While exploring the large expanse of sand at Kalalau Beach this year, we stumbled upon a striking display of ephemeral art in a sea cave next to Honopu which exists only during the summer months at Kalalau.
During the summer season, ocean currents deposit a large expanse of sand on Kalalau Beach which allows you to walk to the sea cave next to Honopu.
Each winter, the surf reclaims the sandy beach and large waves obliterate everything in the cave.
Ephemeral art is impermanent by its very nature. They disintegrate, return to the earth, and remind us of the temporal quality of our very own existence.
The ephemeral art in the cave appear to be credit-less. Google searches have turned up nothing. To my knowledge no one has taken credit for the amazing art in the cave.
The hundreds of rocks precariously piled and balanced on each other appear to be impromptu pieces of artistic expression which I surmise are created by many visitors who contribute to the sculptures in the rock garden.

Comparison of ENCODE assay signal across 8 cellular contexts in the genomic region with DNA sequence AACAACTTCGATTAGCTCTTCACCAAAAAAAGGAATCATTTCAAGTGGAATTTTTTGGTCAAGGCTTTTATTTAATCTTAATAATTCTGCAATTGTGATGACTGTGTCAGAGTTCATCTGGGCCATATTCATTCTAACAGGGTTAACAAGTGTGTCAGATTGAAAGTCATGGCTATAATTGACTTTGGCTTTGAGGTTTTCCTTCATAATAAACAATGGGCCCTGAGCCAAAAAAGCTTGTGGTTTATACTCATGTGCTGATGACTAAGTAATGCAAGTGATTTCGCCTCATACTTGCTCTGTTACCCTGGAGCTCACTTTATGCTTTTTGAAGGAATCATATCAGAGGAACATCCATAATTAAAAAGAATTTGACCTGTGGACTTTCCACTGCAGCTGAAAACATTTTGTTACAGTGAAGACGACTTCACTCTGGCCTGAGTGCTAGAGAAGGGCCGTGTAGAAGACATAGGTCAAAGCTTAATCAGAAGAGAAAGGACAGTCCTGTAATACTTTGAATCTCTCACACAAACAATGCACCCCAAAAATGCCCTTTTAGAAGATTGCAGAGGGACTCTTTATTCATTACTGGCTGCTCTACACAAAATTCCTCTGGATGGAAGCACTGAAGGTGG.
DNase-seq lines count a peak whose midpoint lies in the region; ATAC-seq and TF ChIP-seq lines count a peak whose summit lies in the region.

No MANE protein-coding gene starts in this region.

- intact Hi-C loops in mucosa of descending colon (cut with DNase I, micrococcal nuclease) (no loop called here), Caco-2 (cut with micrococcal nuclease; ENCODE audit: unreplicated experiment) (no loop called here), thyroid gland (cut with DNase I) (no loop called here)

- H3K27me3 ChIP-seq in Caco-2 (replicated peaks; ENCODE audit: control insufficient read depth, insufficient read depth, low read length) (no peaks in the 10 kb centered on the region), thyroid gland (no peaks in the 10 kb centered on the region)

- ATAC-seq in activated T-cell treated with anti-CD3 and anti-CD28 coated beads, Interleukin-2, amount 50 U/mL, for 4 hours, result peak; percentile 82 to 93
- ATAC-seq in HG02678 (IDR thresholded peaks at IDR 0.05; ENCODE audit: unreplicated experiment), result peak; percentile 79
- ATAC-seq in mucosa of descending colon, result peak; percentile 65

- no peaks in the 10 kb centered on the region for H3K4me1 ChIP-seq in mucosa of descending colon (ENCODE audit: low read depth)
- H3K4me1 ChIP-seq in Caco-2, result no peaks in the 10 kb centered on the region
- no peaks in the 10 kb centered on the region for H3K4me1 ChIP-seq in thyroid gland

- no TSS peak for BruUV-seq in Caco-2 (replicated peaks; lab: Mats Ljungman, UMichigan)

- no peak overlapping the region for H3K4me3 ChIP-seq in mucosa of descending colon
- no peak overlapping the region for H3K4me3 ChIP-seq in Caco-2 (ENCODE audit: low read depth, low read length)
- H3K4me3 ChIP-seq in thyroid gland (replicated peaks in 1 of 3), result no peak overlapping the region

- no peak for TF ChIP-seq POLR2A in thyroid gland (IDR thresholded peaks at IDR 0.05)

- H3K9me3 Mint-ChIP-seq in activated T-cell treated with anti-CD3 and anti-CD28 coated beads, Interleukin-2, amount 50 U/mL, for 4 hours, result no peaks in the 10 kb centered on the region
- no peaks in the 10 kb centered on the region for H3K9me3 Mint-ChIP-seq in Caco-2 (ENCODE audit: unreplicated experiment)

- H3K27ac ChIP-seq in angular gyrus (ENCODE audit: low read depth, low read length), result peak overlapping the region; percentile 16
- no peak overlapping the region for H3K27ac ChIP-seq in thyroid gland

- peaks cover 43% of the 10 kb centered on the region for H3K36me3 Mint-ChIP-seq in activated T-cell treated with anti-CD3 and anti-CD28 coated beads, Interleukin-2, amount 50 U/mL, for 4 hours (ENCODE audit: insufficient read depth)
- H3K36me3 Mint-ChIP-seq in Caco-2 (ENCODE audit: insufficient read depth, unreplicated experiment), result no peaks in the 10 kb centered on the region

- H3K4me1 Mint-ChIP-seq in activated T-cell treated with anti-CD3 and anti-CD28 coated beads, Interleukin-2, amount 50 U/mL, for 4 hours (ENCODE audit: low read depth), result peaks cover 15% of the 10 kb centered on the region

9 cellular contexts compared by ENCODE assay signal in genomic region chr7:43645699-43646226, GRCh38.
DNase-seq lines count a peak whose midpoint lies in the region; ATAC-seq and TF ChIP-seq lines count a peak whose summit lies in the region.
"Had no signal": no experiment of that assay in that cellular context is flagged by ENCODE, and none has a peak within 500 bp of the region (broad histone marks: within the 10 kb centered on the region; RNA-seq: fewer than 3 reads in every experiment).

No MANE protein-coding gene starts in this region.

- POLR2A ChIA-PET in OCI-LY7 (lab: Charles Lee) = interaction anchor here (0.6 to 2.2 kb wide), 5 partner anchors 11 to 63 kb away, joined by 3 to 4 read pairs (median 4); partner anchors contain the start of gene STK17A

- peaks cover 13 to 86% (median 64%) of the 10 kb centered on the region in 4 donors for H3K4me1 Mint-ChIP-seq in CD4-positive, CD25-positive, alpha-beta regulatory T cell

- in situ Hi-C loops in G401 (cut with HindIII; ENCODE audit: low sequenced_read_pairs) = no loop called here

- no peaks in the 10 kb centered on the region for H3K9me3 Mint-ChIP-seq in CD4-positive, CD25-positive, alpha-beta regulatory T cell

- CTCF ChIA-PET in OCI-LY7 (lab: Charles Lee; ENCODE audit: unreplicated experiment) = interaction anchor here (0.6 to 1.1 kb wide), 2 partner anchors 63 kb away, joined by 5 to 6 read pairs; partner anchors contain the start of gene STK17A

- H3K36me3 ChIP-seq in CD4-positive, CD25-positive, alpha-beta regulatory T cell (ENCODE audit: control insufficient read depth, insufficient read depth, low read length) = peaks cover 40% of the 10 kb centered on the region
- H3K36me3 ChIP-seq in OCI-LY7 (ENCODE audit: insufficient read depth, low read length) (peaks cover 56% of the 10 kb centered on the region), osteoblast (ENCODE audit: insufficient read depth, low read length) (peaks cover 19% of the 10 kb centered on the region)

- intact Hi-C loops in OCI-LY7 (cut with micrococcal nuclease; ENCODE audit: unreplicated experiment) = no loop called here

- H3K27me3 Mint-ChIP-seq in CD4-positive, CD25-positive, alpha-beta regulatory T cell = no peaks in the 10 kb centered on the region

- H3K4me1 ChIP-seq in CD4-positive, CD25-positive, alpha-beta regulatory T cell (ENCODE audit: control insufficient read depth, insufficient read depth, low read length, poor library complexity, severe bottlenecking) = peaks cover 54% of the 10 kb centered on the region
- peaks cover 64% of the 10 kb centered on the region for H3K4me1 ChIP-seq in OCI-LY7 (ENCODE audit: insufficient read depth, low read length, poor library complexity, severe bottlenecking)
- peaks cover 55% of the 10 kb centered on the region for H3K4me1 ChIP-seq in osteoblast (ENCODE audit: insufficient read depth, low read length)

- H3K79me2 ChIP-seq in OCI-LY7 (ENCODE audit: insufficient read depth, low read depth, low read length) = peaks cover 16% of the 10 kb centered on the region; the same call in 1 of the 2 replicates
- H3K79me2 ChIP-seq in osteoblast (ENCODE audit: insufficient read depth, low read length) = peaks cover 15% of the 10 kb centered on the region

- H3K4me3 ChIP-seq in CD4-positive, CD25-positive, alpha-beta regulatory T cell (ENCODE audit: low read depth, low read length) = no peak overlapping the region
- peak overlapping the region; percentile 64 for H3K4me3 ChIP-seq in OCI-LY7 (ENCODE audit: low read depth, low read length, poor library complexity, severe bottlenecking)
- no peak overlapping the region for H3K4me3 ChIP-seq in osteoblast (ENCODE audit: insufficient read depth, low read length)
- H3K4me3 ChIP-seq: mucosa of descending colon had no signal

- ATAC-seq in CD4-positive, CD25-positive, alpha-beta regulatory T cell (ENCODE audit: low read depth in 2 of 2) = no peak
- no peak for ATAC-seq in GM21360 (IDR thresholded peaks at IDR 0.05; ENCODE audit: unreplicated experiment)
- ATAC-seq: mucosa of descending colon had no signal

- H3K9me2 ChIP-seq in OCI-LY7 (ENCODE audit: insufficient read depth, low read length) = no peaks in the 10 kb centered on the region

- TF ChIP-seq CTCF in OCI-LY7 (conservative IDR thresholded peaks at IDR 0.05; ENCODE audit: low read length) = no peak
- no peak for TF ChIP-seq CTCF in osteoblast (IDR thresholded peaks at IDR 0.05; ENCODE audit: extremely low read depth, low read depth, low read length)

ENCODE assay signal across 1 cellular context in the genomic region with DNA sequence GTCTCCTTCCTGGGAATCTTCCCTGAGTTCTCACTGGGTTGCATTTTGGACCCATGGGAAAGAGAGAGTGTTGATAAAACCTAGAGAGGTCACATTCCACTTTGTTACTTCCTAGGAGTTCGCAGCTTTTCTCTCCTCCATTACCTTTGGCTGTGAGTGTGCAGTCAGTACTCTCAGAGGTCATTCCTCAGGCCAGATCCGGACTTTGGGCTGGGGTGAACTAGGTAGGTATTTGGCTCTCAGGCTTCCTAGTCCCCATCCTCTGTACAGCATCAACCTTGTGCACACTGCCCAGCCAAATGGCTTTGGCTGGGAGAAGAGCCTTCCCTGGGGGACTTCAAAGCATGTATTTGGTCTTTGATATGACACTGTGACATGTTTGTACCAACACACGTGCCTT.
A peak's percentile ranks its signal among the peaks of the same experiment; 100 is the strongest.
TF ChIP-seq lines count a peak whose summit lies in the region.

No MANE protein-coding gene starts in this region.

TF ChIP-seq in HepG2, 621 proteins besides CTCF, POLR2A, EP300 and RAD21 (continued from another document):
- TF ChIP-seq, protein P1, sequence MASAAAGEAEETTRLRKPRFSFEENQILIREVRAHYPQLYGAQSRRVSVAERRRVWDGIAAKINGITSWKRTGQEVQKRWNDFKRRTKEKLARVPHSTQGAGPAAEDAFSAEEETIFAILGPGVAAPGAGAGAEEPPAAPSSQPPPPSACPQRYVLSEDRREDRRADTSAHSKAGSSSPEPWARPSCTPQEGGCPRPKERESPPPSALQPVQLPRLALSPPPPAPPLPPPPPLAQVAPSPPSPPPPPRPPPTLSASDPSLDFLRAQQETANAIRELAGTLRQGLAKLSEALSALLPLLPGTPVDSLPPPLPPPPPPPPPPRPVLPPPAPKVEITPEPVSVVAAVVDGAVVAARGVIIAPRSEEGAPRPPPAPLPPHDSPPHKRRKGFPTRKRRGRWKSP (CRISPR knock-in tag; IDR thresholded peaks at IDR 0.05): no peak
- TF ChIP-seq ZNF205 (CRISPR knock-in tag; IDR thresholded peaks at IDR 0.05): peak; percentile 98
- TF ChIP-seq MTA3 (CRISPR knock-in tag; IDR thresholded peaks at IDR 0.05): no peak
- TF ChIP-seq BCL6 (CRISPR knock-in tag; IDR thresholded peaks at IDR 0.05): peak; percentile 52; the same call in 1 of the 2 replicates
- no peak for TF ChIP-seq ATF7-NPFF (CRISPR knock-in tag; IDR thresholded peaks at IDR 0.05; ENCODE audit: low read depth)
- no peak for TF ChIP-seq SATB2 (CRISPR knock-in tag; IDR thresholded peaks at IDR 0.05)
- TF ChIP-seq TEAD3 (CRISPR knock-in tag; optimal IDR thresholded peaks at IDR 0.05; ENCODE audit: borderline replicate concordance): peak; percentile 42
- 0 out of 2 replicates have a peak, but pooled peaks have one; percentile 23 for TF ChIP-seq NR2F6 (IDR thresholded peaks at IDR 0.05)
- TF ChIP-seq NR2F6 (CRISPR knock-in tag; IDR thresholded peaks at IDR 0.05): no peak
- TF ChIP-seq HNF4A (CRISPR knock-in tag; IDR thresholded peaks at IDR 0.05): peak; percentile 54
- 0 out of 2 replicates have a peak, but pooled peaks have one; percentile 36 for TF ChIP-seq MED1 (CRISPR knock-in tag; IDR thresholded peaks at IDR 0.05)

Photographs are the only permanent trace of the artwork’s transitory existence.
These precariously balanced pieces of rock art will be gone when the beach and cave are reclaimed by the winter surf.
This is the 7th blog entry in a series of posts about my Kalalau backpacking adventure with 14 HTMC friends over the Labor Day weekend. The previous (6th) entry is here and the next (8th) entry is here.